Human-Computer Interaction: Communication, Cooperation, and Application Design

By Hans-Jörg Bullinger; Jürgen Ziegler | Go to book overview

material is produced, the main technical consultants are contacted.

A main question is how to communicate the concept to the client, to technical consultants and local authorities so as to convince them and engage them in a cooperative process. But also how to keep the concept alive within the team when it comes to drafting detailed solutions, discussing design changes, evaluating alternative realizations. Our observations suggest that the conceptual space of the project is simultaneously constructed and presented through the evolving set of visual, graphical and textual material. What emerges is that manipulating the presence and absence of materials and bringing them into dynamic spatial relations in which they can confront each other are not just a context or prerequisite for doing the work; rather, they are an integral part of accomplishing the work itself. To manipulate the context is to do the work. Typically, what is important is not just to create or change a document or other materials, but to do so in the presence of and in relation to others.

So for the more detailed work on aspects of the cinema center, such as the "skin", the construction of the façade, or the lighting, one must connect an evolving set of parameters, each of which is represented through multiple visual and textual documents. An example is the search for material for the "skin" which starts with a description of a glass surface with an "irregular, textile-like structure", as expressed in a series of images, sketches, and a preliminary list of requirements. Searching for suitable material is done in multiple conversations with consultants and fellow architects, by glancing through journals, browsing through product information on the Internet, participating in a seminar. At the same time a façade consultant is asked to conduct inquiries about a variety of techniques for giving glass a textile-like character. The results of this search are present in a series of letters, faxed and annotated. Images of textiles are scanned, small sample elements produced. At a certain point the principal architect summarizes the different methods, each with a small explanatory sketch, and redefines the tasks to be completed.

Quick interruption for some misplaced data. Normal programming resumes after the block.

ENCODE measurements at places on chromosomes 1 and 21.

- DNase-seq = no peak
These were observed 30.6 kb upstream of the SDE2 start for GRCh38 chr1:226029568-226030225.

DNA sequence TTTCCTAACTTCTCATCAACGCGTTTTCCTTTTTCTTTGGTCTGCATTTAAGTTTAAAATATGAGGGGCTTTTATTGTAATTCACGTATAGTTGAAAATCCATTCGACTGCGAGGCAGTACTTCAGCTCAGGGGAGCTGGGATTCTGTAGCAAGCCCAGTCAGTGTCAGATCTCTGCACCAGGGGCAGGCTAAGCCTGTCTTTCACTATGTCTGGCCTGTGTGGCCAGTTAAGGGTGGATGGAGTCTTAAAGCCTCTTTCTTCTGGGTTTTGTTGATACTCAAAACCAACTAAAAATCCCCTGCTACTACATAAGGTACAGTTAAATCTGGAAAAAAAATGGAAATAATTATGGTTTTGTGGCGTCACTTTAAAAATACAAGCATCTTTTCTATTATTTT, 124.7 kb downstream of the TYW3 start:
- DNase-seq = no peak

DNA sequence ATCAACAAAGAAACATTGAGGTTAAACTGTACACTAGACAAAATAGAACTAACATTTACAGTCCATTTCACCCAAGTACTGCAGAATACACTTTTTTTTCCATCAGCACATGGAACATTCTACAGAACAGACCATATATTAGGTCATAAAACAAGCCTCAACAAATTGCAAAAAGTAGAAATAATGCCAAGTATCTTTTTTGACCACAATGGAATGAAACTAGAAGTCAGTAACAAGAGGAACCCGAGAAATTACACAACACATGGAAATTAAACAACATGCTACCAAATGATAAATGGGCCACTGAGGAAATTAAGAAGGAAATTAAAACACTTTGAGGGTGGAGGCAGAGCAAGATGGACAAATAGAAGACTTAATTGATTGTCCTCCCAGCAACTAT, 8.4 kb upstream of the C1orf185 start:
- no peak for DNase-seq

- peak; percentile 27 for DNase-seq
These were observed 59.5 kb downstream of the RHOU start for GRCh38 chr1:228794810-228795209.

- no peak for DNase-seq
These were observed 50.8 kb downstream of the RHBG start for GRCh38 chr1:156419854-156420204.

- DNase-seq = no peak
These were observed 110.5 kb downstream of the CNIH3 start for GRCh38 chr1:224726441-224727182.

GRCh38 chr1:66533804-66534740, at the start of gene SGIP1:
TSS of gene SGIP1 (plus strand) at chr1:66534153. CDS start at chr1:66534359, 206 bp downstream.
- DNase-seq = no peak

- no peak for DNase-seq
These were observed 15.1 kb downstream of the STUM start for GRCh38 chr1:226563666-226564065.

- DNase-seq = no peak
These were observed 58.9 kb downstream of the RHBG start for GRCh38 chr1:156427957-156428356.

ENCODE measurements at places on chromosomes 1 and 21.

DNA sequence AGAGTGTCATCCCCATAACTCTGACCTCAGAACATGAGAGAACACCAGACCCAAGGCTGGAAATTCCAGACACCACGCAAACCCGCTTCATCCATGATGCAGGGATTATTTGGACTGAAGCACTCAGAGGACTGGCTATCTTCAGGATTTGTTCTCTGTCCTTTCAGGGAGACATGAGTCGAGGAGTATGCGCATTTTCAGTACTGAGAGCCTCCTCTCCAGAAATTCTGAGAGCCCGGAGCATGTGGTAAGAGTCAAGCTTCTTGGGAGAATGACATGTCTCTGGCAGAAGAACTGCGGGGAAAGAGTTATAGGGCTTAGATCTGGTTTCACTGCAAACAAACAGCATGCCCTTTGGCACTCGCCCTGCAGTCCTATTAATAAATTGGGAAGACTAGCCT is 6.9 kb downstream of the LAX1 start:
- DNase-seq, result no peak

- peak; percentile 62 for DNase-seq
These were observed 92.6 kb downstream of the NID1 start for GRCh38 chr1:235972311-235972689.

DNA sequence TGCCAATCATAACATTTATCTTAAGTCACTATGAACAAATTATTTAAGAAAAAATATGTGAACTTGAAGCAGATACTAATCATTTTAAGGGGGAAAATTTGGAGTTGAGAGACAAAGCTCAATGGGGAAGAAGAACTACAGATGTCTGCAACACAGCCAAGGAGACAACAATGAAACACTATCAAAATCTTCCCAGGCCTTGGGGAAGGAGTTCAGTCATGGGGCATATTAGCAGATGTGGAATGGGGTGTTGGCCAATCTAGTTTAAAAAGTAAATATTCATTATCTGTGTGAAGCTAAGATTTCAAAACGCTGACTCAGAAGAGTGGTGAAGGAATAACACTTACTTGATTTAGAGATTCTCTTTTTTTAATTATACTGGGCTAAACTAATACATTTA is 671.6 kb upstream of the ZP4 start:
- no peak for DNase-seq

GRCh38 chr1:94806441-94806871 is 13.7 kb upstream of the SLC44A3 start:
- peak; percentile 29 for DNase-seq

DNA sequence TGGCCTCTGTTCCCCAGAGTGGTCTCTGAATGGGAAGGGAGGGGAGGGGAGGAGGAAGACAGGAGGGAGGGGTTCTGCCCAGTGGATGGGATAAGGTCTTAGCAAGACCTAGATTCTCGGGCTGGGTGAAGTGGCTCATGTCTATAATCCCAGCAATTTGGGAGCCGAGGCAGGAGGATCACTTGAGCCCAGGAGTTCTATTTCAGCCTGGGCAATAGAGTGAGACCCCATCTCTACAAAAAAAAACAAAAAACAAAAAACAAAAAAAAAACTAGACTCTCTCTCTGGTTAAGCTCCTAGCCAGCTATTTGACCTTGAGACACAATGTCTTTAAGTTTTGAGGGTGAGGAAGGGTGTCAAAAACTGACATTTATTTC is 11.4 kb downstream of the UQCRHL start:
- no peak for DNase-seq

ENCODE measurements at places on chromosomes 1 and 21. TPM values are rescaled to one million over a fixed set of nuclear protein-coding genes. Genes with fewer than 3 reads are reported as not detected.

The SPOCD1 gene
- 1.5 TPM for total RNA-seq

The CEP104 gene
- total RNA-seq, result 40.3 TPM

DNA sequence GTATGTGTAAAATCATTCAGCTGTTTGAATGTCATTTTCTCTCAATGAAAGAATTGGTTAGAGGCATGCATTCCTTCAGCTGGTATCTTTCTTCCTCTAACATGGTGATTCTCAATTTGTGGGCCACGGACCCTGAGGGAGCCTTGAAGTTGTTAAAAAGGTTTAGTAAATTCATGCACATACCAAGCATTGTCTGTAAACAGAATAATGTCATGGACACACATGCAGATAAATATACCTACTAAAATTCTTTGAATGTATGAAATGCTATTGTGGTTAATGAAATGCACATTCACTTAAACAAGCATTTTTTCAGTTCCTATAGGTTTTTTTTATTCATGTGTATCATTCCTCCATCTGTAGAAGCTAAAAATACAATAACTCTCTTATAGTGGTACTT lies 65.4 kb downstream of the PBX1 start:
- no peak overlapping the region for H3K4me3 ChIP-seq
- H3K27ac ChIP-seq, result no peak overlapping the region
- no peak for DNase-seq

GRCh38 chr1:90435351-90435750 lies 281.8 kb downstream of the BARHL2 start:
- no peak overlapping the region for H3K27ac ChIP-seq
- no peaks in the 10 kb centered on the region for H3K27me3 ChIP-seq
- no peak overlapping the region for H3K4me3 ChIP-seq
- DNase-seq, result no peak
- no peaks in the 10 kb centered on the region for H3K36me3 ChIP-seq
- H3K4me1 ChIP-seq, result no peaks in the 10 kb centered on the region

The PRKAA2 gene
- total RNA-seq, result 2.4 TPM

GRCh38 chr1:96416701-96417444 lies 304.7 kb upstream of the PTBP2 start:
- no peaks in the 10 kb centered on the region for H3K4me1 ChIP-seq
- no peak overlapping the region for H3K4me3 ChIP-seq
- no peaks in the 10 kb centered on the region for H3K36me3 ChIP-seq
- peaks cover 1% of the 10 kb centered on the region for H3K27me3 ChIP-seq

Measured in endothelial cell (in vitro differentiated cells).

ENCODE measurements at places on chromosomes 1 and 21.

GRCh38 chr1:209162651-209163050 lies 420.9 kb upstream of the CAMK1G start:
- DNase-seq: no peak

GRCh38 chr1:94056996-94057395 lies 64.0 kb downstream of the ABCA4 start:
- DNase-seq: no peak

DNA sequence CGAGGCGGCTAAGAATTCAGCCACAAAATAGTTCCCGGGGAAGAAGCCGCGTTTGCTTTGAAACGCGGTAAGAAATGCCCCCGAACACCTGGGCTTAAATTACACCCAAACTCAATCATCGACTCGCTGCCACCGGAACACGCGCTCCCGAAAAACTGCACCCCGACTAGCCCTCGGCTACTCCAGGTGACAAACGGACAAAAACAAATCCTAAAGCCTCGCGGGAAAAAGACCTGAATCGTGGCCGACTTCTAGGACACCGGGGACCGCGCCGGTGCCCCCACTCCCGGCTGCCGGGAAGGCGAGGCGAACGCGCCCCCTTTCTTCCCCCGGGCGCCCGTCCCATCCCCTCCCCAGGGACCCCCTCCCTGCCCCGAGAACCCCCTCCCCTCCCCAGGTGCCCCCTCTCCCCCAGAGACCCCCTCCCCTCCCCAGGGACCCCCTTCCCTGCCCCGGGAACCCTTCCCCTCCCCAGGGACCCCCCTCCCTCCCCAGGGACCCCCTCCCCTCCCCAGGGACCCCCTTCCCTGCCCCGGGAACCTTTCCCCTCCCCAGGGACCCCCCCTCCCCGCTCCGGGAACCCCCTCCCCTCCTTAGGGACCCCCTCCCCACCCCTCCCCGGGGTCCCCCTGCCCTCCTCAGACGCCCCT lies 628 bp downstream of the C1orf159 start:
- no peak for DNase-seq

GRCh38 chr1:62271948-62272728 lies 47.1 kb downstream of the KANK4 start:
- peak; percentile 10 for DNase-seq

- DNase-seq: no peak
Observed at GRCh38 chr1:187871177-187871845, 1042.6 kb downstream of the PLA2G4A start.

For the architect who is working on this task, information about suitable material consists of a growing set of resources and documents: inspirational resources of various kinds -- images of glass as a textile-like surface for light effects, architectural projects, samples of textiles, product information from various sources (catalogues, the Internet, articles), etc. In team sessions a narrative is constructed which knits them together. This narrative needs to be placed and viewed within the conceptual space of the project in order to be fully understood, evaluated and further developed. None of it stands for itself and the architects constantly refer to these documents as the context of their work.

They do this in two ways. First, through linking documents or particular parts of them. As a large part of their world consists of paper objects, linking is done by

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